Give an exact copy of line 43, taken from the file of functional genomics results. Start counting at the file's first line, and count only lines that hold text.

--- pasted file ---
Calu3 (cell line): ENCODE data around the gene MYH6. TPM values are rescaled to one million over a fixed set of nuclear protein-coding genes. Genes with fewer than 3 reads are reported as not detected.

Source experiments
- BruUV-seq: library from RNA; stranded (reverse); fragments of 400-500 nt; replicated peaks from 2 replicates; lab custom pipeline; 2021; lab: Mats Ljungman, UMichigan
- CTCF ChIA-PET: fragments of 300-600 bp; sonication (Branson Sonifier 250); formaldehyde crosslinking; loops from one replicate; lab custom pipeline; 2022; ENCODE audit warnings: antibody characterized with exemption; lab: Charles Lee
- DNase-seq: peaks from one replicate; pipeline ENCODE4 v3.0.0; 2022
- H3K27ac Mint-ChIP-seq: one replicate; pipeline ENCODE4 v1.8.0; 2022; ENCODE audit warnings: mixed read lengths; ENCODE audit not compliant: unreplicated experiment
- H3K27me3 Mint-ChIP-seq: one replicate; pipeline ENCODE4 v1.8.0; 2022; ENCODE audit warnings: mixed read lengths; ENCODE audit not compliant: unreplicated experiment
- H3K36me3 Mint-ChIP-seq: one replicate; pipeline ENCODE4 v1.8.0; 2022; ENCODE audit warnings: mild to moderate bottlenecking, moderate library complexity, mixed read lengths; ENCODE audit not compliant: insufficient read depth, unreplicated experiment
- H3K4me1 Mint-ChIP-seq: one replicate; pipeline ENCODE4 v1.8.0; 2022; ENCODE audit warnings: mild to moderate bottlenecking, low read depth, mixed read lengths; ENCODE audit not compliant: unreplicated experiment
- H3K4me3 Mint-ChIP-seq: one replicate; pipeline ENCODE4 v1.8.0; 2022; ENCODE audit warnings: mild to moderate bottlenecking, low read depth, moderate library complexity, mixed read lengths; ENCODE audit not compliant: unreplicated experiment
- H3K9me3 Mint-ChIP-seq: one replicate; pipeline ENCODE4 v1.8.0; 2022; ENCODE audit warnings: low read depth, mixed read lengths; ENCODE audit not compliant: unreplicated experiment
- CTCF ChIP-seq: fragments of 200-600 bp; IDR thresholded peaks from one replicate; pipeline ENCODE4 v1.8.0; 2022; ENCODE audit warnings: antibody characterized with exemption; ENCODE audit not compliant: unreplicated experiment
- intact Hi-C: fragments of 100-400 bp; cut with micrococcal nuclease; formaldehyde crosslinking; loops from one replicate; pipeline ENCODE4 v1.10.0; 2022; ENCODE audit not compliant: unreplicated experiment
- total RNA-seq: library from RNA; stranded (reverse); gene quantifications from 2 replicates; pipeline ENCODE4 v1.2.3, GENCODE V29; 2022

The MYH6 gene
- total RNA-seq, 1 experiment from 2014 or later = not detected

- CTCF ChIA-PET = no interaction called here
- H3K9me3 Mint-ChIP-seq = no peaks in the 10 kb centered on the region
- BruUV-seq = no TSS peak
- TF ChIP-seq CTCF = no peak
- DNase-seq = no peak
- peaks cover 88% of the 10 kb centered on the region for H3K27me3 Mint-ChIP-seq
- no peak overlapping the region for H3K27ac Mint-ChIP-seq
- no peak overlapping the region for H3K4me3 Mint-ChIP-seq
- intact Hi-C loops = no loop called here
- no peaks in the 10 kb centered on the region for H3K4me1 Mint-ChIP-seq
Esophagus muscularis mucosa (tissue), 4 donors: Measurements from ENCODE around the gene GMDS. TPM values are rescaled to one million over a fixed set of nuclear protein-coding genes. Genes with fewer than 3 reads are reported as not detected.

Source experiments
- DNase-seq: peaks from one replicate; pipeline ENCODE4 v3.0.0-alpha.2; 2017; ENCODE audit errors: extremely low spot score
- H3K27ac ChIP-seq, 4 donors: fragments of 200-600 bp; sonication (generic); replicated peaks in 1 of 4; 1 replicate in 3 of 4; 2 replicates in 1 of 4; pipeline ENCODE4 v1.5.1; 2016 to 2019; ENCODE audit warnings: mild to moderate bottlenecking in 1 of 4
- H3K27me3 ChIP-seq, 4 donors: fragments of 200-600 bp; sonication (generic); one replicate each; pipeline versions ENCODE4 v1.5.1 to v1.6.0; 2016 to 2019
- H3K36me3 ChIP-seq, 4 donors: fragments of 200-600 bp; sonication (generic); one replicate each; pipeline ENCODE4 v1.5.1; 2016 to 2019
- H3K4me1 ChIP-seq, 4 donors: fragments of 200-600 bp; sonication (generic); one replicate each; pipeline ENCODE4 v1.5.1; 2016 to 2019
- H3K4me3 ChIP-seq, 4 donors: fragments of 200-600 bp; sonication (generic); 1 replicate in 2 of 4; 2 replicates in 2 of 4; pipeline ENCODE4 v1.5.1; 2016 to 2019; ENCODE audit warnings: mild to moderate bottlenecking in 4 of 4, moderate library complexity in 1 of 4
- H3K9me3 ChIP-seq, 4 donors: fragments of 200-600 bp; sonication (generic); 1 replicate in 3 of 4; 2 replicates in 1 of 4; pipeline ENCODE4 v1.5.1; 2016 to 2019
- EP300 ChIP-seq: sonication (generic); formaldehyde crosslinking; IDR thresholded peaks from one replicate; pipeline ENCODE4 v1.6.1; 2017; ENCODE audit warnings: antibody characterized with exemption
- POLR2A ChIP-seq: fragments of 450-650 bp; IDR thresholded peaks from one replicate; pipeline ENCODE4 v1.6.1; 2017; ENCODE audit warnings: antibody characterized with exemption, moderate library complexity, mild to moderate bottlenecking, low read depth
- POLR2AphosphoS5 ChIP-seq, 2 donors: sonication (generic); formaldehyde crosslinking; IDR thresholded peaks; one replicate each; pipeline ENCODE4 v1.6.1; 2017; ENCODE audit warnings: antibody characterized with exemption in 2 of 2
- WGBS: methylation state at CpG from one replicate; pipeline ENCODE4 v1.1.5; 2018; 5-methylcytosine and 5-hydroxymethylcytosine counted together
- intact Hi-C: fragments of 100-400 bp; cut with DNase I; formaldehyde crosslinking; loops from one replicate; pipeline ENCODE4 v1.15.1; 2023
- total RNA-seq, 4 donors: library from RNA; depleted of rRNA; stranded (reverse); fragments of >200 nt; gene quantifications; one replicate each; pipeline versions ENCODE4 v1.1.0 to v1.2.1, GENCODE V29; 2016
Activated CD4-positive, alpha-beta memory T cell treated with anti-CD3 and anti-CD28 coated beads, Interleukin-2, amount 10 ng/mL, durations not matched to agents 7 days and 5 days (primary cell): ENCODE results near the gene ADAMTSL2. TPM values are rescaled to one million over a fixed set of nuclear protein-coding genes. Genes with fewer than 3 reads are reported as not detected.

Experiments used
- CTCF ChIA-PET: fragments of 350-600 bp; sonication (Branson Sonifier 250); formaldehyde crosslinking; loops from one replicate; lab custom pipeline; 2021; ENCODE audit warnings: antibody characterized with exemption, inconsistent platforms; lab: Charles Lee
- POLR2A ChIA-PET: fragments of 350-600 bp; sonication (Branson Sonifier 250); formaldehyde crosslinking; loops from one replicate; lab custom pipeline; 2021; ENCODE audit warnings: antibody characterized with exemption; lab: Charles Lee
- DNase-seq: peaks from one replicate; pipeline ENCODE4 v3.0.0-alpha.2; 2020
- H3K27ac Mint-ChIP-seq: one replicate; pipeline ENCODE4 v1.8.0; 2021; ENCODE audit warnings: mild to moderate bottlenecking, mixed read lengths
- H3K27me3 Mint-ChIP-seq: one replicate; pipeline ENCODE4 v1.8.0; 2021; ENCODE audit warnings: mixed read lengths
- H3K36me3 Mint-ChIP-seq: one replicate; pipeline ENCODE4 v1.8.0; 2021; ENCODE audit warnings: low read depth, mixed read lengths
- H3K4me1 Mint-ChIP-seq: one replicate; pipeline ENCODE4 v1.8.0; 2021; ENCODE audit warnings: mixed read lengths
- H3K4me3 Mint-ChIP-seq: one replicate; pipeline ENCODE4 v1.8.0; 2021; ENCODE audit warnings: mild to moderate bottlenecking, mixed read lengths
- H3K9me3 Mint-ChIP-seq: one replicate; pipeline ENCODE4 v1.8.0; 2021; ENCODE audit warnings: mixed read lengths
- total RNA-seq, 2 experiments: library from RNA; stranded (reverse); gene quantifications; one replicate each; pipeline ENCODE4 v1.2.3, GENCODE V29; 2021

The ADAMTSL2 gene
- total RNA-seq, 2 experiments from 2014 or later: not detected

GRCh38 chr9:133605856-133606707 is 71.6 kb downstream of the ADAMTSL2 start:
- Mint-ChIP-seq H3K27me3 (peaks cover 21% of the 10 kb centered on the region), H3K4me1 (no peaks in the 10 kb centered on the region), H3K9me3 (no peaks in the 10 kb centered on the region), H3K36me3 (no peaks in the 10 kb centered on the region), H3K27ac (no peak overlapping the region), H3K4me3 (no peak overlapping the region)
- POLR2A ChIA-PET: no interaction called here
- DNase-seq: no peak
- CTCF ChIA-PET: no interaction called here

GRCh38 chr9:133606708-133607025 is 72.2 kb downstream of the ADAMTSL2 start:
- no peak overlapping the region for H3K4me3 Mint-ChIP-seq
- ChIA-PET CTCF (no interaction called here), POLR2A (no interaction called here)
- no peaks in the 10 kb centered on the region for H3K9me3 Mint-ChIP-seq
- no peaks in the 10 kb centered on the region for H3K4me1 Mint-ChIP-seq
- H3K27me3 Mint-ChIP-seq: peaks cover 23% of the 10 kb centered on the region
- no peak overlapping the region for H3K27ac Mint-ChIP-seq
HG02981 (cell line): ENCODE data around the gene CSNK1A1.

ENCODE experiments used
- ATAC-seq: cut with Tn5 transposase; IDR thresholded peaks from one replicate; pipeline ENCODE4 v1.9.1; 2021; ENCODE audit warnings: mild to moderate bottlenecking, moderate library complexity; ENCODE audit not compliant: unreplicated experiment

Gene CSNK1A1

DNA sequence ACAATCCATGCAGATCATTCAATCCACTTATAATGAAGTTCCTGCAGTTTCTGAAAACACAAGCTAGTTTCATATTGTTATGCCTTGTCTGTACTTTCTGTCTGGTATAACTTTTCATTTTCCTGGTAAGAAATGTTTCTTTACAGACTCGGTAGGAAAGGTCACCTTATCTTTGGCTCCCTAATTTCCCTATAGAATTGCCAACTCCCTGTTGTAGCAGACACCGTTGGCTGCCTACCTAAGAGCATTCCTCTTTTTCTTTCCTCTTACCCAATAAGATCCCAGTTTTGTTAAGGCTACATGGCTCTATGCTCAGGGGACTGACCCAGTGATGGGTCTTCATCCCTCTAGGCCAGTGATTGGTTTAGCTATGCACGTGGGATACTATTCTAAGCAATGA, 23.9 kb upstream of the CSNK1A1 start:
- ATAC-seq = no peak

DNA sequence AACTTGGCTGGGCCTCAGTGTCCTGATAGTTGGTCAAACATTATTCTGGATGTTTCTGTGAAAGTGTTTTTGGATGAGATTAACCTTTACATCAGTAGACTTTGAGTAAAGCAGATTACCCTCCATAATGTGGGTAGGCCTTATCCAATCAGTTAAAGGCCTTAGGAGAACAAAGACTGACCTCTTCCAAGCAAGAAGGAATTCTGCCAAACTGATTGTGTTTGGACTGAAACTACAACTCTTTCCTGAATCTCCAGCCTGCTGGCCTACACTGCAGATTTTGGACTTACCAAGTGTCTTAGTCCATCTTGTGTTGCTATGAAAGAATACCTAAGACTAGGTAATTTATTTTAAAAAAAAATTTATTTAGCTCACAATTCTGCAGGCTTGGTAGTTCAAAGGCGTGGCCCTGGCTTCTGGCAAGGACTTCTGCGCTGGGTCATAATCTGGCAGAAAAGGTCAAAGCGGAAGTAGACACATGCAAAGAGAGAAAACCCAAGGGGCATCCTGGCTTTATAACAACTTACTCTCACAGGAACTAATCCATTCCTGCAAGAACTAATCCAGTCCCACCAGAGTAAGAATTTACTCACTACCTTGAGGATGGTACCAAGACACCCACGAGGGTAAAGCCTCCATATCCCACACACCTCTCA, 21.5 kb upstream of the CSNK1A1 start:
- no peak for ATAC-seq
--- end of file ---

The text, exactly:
Experiments used